UK – The Department for Work & Pensions (DWP) has a "clear responsibility" to help defined benefit (DB) sponsors deal with the end of contracting out after it brought forward state pension reforms by a year.

Publishing a report as part of its pre-legislative scrutiny of the UK's single-tier state pension reforms, the work and pensions select committee also noted that the revised timetable would "place even more pressure" on the department to develop its defined ambition proposals.

The committee was critical of chancellor George Osborne's announcement in mid-March that the government would bring forward the launch of the new state pension to April 2016 – in line with plans when the state pension white paper was first published in 2011 – saying it was hampered in its work after being kept in the dark about the change.

In the final report, the committee noted that the new date was announced a week after its last evidence session with pensions minister Steve Webb had taken place, meaning it was not possible to solicit the industry's views about the impact of a "major" policy shift.

Committee chairman Dame Anne Begg was more forceful in her criticism, noting that the process of pre-legislative examination was "vital" to allow for rigorous and effective scrutiny.

"I am disappointed that the government has hampered us in carrying out this task, by giving us very little time to do it, due to the delays in its own timetable for publishing the proposals, and then making a major change to the policy at a very late stage," she said.

The Labour MP added: "Such a cavalier attitude to the scrutiny role of select committees is unacceptable."

The report concluded that government had "sprung" an earlier implementation date on employers, having previously appeared open to its concerns about the impact of the reforms – such as the end of contracting out.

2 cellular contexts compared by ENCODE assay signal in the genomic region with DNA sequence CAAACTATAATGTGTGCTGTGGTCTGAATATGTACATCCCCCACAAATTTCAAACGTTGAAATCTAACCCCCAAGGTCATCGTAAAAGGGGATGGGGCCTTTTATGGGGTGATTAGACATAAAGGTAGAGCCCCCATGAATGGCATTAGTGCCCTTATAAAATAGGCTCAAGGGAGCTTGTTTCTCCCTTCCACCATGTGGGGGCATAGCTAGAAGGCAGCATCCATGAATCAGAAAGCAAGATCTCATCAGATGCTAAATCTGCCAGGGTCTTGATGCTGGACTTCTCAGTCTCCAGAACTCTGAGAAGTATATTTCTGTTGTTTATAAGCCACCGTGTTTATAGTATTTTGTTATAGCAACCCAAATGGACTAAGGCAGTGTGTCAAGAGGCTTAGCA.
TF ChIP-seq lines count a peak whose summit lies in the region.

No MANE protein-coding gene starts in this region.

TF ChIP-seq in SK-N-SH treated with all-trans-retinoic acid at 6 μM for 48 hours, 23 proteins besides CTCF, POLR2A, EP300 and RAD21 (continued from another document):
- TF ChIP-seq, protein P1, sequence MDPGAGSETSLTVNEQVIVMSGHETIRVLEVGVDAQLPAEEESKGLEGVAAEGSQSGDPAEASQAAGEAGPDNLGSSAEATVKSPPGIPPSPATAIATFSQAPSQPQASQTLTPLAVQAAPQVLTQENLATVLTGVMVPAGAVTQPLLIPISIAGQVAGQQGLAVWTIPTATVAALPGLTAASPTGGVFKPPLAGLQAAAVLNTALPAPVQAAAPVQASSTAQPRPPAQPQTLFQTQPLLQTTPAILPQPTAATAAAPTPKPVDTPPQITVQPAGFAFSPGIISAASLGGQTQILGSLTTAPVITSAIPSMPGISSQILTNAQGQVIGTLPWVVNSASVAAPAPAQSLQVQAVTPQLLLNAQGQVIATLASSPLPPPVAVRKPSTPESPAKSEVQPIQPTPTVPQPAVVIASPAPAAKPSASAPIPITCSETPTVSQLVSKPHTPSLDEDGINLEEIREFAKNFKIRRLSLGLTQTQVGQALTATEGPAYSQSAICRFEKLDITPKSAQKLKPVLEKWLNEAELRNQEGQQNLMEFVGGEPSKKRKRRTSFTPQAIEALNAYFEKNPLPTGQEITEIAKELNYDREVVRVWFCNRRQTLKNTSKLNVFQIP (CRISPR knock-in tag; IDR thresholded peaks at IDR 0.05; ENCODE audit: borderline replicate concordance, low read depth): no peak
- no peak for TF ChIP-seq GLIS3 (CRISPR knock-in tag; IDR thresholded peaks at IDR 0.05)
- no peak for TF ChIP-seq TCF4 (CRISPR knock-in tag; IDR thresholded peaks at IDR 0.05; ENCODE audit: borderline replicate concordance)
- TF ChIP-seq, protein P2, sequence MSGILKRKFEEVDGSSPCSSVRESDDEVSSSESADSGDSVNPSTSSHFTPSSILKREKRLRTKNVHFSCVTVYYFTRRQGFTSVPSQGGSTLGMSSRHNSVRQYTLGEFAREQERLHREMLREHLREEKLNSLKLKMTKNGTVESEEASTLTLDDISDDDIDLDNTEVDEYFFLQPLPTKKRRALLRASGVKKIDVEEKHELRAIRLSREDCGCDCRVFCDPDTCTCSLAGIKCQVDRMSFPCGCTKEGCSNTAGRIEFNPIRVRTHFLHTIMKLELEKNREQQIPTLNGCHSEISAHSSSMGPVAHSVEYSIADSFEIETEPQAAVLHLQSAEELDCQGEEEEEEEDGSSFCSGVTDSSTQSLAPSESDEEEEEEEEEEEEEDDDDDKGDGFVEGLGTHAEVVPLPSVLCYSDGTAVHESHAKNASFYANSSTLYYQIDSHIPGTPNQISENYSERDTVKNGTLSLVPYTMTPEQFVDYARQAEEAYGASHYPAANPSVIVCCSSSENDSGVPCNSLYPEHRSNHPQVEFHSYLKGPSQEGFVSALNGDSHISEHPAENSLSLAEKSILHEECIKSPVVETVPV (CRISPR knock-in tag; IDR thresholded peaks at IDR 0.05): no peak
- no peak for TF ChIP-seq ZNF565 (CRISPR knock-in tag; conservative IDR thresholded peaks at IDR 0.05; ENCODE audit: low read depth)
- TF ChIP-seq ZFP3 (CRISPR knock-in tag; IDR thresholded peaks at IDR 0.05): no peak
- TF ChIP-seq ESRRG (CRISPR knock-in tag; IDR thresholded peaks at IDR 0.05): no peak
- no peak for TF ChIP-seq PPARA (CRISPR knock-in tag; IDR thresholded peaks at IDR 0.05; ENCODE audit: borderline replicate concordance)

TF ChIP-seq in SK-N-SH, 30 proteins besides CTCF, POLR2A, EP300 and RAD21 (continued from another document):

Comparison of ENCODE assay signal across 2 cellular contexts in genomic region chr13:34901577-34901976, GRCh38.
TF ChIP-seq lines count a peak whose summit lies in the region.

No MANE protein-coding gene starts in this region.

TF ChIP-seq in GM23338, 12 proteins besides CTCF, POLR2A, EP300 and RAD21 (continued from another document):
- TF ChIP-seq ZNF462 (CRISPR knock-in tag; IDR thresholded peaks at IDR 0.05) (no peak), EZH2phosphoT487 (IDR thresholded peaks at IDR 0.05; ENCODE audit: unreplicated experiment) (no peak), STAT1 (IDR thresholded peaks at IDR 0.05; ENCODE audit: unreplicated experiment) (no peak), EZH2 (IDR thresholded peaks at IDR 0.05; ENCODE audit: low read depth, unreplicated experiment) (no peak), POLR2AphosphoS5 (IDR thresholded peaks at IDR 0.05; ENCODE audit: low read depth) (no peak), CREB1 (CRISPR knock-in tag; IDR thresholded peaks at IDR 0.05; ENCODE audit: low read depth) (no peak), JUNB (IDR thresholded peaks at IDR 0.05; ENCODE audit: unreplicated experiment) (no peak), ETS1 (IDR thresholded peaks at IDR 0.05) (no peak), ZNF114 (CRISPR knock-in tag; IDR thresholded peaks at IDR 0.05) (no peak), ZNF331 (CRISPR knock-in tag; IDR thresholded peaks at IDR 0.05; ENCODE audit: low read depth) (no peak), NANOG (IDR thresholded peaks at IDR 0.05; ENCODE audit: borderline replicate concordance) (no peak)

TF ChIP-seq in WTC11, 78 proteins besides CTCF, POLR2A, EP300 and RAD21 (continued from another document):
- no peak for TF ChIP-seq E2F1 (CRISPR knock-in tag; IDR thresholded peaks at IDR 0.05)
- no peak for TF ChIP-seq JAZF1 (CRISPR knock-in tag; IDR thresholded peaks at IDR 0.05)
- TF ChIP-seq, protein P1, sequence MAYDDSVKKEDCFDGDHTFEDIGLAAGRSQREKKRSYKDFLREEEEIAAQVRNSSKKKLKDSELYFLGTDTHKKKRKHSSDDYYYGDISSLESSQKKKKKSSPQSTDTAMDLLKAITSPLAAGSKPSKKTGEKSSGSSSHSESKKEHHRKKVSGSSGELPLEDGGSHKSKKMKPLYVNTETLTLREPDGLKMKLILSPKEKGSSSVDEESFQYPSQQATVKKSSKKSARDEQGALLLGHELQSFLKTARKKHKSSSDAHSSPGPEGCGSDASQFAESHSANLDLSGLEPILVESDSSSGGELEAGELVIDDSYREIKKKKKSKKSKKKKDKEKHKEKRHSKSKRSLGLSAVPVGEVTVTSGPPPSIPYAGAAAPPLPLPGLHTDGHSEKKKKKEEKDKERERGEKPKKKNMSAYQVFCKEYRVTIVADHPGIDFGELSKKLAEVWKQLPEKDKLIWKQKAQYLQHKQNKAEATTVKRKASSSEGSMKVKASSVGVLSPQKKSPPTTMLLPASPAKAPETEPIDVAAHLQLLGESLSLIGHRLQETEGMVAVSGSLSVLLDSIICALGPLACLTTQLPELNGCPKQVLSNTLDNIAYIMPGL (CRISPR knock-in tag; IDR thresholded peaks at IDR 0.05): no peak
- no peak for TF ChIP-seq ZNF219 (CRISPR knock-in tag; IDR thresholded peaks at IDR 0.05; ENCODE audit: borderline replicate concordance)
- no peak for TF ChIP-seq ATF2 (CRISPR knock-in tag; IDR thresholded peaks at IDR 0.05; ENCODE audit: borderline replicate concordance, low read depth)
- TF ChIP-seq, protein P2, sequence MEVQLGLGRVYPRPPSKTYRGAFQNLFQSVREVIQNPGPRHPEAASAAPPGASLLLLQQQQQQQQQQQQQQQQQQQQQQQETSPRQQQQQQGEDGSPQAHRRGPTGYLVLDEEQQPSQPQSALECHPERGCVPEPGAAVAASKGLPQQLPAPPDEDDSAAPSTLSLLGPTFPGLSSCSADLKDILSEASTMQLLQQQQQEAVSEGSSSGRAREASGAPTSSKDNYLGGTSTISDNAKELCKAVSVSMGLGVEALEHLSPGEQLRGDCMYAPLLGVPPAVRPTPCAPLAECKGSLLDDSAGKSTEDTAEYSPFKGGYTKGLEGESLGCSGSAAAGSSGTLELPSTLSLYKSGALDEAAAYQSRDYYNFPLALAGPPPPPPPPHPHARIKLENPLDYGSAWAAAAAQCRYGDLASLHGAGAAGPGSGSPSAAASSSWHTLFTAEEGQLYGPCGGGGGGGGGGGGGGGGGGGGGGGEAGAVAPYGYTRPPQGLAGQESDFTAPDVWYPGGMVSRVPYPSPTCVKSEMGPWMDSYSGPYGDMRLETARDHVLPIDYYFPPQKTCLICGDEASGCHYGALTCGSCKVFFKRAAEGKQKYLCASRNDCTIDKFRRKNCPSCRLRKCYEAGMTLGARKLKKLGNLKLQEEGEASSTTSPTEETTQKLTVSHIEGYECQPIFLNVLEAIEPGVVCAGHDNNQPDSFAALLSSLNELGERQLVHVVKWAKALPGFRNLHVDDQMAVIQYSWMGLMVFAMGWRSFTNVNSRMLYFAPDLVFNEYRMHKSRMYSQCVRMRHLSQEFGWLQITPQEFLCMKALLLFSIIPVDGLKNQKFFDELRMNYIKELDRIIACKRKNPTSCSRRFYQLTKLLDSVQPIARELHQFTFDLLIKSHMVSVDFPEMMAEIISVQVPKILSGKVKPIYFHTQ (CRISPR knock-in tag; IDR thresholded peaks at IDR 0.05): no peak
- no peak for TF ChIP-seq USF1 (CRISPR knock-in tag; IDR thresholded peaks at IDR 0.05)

"We believe it is therefore the government’s clear responsibility to work with these key stakeholders to ensure that the transition to the ending of contracting-out is as smooth as possible and that already beleaguered defined benefit private sector occupational schemes do not suffer further adverse consequences," it added.

Contracting-out will end in 2016, as the state pension reforms will abolish the current state second pension (S2P), merging the state pension with the system's second pillar. Employers will be offered a statutory override, allowing them to amend scheme accrual rates to claw back the 3.4% higher national insurance contributions resulting from the change.

However, critics have warned that if the reforms are implemented badly, it could lead to further DB fund closures.

Webb has previously dismissed such claims, insisting that the end of S2P will not have a "seismic" effect on DB funds, as the industry faces other problems.

The report also briefly touched on the potential introduction of defined ambition plans, a 'third-way' pension fund which Webb hopes will allow for greater risk-sharing than currently possible in defined contribution funds, but a lesser regulatory burden than imposed by DB schemes.

"It is clear that the government's revised implementation date [for the state pension] will place even more time pressure on DWP to develop its defined ambition proposals," it said.

The committee also pledged to "explore the potential" of such plans in a forthcoming report on best practice in workplace pensions.